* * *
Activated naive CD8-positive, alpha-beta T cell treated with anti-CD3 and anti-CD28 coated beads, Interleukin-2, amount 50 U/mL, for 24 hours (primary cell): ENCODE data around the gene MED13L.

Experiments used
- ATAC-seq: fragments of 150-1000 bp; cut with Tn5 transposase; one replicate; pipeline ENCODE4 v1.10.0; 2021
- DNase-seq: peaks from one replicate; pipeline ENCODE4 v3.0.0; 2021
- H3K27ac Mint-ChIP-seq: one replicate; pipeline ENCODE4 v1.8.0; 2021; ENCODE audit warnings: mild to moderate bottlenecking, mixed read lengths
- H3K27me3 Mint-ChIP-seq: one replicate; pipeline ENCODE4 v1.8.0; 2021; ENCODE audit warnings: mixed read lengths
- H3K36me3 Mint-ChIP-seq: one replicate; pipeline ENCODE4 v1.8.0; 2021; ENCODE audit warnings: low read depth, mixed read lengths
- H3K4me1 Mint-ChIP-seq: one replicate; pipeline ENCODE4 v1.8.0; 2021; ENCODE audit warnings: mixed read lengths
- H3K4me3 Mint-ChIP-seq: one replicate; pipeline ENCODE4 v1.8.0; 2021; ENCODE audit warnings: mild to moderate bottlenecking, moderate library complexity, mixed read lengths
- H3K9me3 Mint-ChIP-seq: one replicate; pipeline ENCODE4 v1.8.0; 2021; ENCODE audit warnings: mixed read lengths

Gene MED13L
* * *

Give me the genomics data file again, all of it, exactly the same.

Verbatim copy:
Activated naive CD8-positive, alpha-beta T cell treated with anti-CD3 and anti-CD28 coated beads, Interleukin-2, amount 50 U/mL, for 24 hours (primary cell): ENCODE data around the gene MED13L.

Experiments used
- ATAC-seq: fragments of 150-1000 bp; cut with Tn5 transposase; one replicate; pipeline ENCODE4 v1.10.0; 2021
- DNase-seq: peaks from one replicate; pipeline ENCODE4 v3.0.0; 2021
- H3K27ac Mint-ChIP-seq: one replicate; pipeline ENCODE4 v1.8.0; 2021; ENCODE audit warnings: mild to moderate bottlenecking, mixed read lengths
- H3K27me3 Mint-ChIP-seq: one replicate; pipeline ENCODE4 v1.8.0; 2021; ENCODE audit warnings: mixed read lengths
- H3K36me3 Mint-ChIP-seq: one replicate; pipeline ENCODE4 v1.8.0; 2021; ENCODE audit warnings: low read depth, mixed read lengths
- H3K4me1 Mint-ChIP-seq: one replicate; pipeline ENCODE4 v1.8.0; 2021; ENCODE audit warnings: mixed read lengths
- H3K4me3 Mint-ChIP-seq: one replicate; pipeline ENCODE4 v1.8.0; 2021; ENCODE audit warnings: mild to moderate bottlenecking, moderate library complexity, mixed read lengths
- H3K9me3 Mint-ChIP-seq: one replicate; pipeline ENCODE4 v1.8.0; 2021; ENCODE audit warnings: mixed read lengths

Gene MED13L